The route from Jakarta to Denpasar (Bali) is 1432.8 km long, split over nine stages. It's a well balanced route with some tough climbs and very hot and dry weather conditions, winding through the beautiful countryside of Java and Bali, that will really test the riders.

    Organised by the ISSI, the Indonesian national cycling federation, the race has been granted a UCI 2.2 status on the Asian Continental Tour.

    Last year's winner Nathan Dahlberg (Greenfields Fresh Milk) will be back, along with Mike Carter in a completely new team, consisting of strong international riders that should start as favourites. Dahlberg has been preparing for the Tour d'Indonesia by racing kermises in Belgium, and took advantage of the hot weather this week to race three in a row to get his legs back into condition.

    The strong climber Ghader Mizbani of the Giant Team might find also himself in the yellow jersey, and increase his ranking in the Asia Tour. The Jong & Laan team from The Netherlands also has some strong riders with experience in the European competition. But insiders expect that Amin Suryana, last year...

  • Boonen to Monaco

    Article published:
    September 02, 2005, 1:00 BST
    By:
    Cycling News

    Like many other Belgian sport stars: Justin Henin, Axel Merckx and Stefan Everts, sprint ace Tom...

    Like many other Belgian sport stars: Justin Henin, Axel Merckx and Stefan Everts, sprint ace Tom Boonen will make a move to the fiscal paradise of Monaco, Belgian Teletekst reported. It is known that the high tax country of Belgium doesn't cut any of its athletes any slack, and many cyclists are making a move abroad.

    "The financial side of it is pleasant of course, but that is not the main reason for me leaving my parental home in Balen," Boonen said. "I would like to lead a bit of a normal life again. It will be nice to walk down the street without people staring at me. Every day there's a dozen of interested fans at my front door; it's getting too much. I'm getting a bit fed up with having to tell the same story twenty times a day to people I don't know at all, or having to listen to their stories. Monaco will be a better place for me to train also, in winter I often don't have the courage to go out in the bad weather, in the South training will be easier."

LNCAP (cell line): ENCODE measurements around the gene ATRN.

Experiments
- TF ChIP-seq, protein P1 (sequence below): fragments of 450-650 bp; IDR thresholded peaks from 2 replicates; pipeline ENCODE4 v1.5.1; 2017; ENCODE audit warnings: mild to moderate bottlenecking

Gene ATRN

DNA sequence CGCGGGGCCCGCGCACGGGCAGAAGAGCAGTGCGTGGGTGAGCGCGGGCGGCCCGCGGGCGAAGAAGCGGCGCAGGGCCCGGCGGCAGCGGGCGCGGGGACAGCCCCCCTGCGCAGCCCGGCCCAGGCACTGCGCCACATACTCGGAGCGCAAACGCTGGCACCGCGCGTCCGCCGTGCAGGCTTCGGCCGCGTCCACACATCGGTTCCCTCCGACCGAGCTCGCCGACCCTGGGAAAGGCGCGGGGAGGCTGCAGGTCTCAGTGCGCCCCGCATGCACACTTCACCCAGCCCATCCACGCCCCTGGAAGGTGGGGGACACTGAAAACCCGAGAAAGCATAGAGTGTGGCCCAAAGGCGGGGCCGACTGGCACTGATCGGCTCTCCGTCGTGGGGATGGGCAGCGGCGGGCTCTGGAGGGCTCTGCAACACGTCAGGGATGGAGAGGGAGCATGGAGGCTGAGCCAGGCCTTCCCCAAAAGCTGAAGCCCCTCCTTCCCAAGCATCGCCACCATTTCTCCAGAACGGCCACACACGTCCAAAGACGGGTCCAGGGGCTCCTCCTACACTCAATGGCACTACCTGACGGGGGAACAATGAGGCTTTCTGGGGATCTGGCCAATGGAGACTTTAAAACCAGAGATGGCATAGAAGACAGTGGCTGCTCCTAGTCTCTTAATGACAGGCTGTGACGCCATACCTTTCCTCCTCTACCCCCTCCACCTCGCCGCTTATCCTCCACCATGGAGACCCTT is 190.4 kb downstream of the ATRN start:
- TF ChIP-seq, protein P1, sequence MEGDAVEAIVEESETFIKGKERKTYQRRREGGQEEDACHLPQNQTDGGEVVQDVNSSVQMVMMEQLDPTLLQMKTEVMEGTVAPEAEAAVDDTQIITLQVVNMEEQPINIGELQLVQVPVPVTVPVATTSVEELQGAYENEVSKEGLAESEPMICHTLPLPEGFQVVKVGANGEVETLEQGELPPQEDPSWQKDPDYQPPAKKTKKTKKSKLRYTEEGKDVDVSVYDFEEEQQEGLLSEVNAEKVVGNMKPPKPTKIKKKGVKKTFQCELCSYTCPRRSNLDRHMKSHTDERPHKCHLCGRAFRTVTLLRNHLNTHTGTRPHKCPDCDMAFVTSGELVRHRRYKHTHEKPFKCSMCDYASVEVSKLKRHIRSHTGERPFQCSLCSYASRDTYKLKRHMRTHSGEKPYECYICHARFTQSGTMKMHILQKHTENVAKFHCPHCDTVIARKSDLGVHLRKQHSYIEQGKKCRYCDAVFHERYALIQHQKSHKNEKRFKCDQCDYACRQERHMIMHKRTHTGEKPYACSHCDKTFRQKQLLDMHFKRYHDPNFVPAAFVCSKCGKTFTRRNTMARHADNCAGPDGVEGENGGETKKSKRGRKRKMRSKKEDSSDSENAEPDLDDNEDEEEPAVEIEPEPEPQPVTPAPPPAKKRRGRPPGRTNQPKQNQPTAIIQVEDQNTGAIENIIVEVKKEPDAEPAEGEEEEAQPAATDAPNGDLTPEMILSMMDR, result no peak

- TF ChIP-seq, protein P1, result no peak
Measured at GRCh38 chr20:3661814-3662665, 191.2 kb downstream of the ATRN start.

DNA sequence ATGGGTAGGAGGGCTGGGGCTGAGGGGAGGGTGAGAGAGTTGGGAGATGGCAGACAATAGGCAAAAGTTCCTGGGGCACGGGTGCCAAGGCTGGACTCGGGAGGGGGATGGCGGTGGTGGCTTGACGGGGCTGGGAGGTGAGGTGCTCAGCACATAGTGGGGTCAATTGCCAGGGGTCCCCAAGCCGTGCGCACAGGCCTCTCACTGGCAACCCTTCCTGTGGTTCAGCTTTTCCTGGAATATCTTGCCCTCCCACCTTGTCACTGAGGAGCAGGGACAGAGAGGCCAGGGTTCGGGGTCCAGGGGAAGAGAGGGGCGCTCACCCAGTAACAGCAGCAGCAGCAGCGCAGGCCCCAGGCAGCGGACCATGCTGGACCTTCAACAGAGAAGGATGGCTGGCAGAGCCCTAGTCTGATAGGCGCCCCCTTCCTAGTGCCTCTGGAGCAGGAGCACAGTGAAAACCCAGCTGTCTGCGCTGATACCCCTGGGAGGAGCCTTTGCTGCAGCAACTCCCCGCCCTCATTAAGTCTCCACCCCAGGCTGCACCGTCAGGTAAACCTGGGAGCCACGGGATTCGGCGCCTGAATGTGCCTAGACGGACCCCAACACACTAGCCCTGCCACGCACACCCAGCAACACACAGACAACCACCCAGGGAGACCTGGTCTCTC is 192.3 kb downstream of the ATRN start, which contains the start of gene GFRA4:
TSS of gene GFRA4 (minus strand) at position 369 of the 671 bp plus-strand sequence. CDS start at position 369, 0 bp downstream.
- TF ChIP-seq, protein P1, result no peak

• Landis too sore

    Article published:
    September 02, 2005, 1:00 BST
    By:
    Cycling News

    The Phonak team is now down to seven riders in the Vuelta a España. After Quique Gutierrez was...

    The Phonak team is now down to seven riders in the Vuelta a España. After Quique Gutierrez was forced to withdraw on Wednesday (suffering a broken rib and serious bruises after two crashes), Floyd Landis also pulled out during Thursday's sixth stage. The injuries (hand, arm and hip) that the American suffered during a crash while training last week made riding very uncomfortable, according to his team.

  • De Cauwer not happy with new World's rules

    Article published:
    September 02, 2005, 1:00 BST
    By:
    Tommy Campbell, Irish Independent, Evening Herald, Sunday Independent

    Belgian National coach José De Cauwer is OK with new World Championships rules, but not with an...

    Belgian National coach José De Cauwer is OK with new World Championships rules, but not with an increase in 'exotic riders'. The new rules that have been set by the UCI for the World Championships aren't to everyone's liking, even though they are aimed at promoting the globalisation of cycling, which has always been a traditional European sport. Whereas established cycling countries like Italy, France, Belgium, and Australia could send 12 riders to the World's in previous years, they are now limited to a nine man delegation. The whole of Europe has to shrink its squads, while other less successful cycling countries, like Brazil and Burkina Faso, can send more riders.

    José De Cauwer is not contesting the new rule, but he raises the question about how this could possibly enhance the quality of the World Championships competition. Last year only 33 non-European riders took the start, this year there will be 65 in Madrid.

    "In essence it doesn't make that big of a difference," De Cauwer explained in Het Nieuwsblad. "The most dominant cycling nations will have an equal amount of riders in the race. Twelve against twelve, or nine against nine: it doesn't bother me. I can't speculate on riders who 'could be' good though. No, they simply have to be good. Last year, I picked Van Huffel and Monfort because the parcours seemed to be suiting their abilities and because the World Championships were a great race for their development. That, I can't allow myself to do in Madrid.

    "My colleague Ballerini says that he has to leave three good riders at home now; those are just the riders which are great to control the first part of the race. He's right about that. He will take Bettini and Di Luca for that. Not to help Petacchi directly but to fill the holes in the defence. That's why it's now up to us to glue a good Nuyens to the wheel of Di Luca and a strong Gilbert to that of Bettini. Yes, it will be different racing. The most economical as...